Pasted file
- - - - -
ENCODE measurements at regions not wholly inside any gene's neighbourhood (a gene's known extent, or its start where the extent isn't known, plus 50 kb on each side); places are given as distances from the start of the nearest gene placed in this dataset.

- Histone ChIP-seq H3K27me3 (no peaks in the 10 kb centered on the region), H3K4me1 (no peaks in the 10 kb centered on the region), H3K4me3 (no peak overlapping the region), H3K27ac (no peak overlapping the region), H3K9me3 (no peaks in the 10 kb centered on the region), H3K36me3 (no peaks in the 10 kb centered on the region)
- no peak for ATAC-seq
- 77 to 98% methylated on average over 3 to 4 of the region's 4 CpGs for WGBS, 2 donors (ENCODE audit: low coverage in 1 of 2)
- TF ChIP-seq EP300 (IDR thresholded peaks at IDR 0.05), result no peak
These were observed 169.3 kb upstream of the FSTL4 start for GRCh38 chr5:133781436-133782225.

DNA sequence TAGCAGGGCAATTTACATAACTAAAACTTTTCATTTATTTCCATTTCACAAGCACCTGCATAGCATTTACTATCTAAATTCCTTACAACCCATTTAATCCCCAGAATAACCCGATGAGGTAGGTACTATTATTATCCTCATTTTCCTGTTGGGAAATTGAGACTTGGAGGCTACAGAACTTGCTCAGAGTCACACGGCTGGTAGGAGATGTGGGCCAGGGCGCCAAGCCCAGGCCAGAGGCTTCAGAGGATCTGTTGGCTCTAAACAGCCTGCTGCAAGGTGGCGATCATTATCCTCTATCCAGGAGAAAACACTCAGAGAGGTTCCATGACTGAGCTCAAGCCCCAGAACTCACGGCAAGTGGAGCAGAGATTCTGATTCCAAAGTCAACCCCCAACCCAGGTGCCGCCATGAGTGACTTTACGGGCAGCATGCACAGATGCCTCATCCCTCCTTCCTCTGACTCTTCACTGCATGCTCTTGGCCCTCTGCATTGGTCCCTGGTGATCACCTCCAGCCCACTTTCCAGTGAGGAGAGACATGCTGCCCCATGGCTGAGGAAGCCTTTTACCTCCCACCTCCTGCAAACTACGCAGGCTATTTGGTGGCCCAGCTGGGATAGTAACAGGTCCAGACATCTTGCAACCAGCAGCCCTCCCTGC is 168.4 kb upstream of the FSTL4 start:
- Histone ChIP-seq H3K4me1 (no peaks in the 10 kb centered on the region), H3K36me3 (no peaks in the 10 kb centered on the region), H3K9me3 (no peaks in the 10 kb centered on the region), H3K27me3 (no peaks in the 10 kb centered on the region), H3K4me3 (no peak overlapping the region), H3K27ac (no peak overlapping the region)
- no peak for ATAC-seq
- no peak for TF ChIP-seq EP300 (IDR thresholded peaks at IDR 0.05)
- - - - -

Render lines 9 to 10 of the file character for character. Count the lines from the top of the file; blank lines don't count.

- no peak for ATAC-seq
- no peak for TF ChIP-seq EP300 (IDR thresholded peaks at IDR 0.05)